Written by Rajiv Shah, Communications Data and Security Solutions Director
Businesses face increasing security pressures as the Bring Your Own Device (BYOD) trend takes hold across the globe. It is estimated that by the end of 2013 there will be more mobile-connected devices than there are people on earth. The boundaries between personal and work devices are blurring as companies are looking for ways to offer more flexibility to employees. Allowing staff to use their own personal devices can bring major benefits to a business, but also brings risks that need to be understood and managed. These personal mobile devices aren’t always as well secured as traditional company owned laptops and desktops so companies need to make sure they have the right risk management strategy in place.
The proliferation of smartphones and tablets, which are often not as well protected as traditional desktop systems, can be a lucrative target for cyber attackers. Furthermore, the limitations of appropriate device based security software and the sheer range of devices that many consumers have makes it difficult for even the tech-savvy to keep them all safe. Perhaps it’s not surprising that many employees are apathetic or unaware of the risks. Recent research by Detica in the UK conducted by YouGov showed that a third of employees either didn’t know whether they had any security software installed on their mobile device, or hadn’t updated it for over a year.
A number of industry surveys have pointed to a dramatic increase in malware targeting mobile devices, suggesting up to a ten-fold increase in the last 18 months. Detica’s Australian-based threat intelligence research confirms not only this dramatic increase in volume, but also in sophistication. The majority of attacks may still be concentrated on small impact premium rate SMS and similar scams, but we have also seen examples such as of compromise of credit card details and intercepting the confirmation SMS messages used by many banks to limit fraud. As mobile devices are increasingly used to access corporate data and networks, it is not surprising that hackers are starting to use these as a new and effective attack vector to steal valuable intellectual property and damage business.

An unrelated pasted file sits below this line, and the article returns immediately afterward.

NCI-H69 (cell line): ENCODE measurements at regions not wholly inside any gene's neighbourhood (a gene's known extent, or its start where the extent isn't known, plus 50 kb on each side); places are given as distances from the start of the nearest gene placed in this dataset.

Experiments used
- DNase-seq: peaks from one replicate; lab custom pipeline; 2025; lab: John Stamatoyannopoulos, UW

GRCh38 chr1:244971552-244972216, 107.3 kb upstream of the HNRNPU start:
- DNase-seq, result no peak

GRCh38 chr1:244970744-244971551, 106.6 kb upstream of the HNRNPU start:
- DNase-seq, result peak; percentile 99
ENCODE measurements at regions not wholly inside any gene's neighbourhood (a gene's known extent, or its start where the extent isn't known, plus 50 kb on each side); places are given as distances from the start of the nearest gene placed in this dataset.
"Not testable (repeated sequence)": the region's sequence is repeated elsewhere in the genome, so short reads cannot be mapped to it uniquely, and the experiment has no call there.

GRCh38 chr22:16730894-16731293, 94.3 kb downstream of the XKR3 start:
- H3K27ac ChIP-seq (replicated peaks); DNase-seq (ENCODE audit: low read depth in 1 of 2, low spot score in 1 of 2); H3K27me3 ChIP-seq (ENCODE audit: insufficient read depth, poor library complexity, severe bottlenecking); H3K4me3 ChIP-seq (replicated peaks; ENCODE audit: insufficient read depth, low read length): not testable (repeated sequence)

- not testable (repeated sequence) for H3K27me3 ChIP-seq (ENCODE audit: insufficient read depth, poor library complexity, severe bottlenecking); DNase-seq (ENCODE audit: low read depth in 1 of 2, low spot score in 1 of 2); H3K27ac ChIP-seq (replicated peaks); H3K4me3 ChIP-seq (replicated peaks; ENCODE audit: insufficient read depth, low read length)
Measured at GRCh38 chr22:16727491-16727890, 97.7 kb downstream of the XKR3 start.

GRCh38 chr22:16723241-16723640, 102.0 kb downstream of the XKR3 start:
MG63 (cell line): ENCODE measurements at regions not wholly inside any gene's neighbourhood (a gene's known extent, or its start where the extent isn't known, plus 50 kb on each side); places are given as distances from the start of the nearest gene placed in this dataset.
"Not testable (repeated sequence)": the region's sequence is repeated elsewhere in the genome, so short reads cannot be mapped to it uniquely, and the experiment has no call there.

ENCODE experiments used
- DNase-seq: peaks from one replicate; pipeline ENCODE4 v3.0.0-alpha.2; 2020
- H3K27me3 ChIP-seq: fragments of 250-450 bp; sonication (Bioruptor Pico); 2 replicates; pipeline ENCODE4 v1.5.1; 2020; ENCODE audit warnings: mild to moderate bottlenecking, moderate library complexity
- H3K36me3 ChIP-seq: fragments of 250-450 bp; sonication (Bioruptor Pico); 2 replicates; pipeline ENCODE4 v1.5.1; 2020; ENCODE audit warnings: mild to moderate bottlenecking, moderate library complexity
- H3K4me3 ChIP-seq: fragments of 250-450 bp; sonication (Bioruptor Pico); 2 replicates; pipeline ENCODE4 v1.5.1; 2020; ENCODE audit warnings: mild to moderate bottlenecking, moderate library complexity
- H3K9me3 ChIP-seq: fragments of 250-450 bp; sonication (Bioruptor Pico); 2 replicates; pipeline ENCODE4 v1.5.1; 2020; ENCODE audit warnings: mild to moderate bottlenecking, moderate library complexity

Businesses Need to Protect Their Data
Recent research by Detica’s research also showed that in a typical week almost three-quarters (73 percent) of office workers use one or more personal devices, such as smartphones, to do their work; nearly half (45 percent) use two or more. Although these figures come from research in the UK, the environment in Australia is very similar - BYOD is an equally big trend with companies looking at ways to offer more flexibility to employees. The survey confirmed that this is not leading to increased security vigilance from staff, thereby increasing the strain on businesses’ security operations and their ability to protect their data.
This doesn’t mean that companies should shun BYOD - such policies improve flexible working and can greatly benefit both business and employees. However, if companies fail to adopt security best practice, they risk incurring increasing disclosure and financial penalties, not to mention the likelihood of falling victim to cyber-attacks. Businesses must educate themselves and their employees about the security risks and what they should both be doing to minimise them. Properly thought through security can greatly benefits to employees without unnecessarily impacting on the enjoyment of their personal devices.
Protecting Your Business from Cyber-Attacks
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